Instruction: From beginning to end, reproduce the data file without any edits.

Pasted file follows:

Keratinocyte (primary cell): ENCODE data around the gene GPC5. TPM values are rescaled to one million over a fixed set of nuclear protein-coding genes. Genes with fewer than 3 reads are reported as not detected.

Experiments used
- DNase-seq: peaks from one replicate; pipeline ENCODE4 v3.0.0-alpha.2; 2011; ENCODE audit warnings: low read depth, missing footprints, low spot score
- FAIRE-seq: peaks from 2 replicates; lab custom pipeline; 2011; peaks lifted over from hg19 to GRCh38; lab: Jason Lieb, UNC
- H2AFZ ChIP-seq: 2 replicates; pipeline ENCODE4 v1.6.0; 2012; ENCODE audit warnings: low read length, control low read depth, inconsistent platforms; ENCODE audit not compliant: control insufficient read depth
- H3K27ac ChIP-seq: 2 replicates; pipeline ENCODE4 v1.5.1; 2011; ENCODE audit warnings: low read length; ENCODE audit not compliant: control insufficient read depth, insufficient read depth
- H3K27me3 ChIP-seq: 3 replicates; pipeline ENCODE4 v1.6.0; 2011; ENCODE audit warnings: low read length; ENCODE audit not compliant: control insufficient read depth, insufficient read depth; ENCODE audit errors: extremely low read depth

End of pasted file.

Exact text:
Keratinocyte (primary cell): ENCODE data around the gene GPC5. TPM values are rescaled to one million over a fixed set of nuclear protein-coding genes. Genes with fewer than 3 reads are reported as not detected.

Experiments used
- DNase-seq: peaks from one replicate; pipeline ENCODE4 v3.0.0-alpha.2; 2011; ENCODE audit warnings: low read depth, missing footprints, low spot score
- FAIRE-seq: peaks from 2 replicates; lab custom pipeline; 2011; peaks lifted over from hg19 to GRCh38; lab: Jason Lieb, UNC
- H2AFZ ChIP-seq: 2 replicates; pipeline ENCODE4 v1.6.0; 2012; ENCODE audit warnings: low read length, control low read depth, inconsistent platforms; ENCODE audit not compliant: control insufficient read depth
- H3K27ac ChIP-seq: 2 replicates; pipeline ENCODE4 v1.5.1; 2011; ENCODE audit warnings: low read length; ENCODE audit not compliant: control insufficient read depth, insufficient read depth
- H3K27me3 ChIP-seq: 3 replicates; pipeline ENCODE4 v1.6.0; 2011; ENCODE audit warnings: low read length; ENCODE audit not compliant: control insufficient read depth, insufficient read depth; ENCODE audit errors: extremely low read depth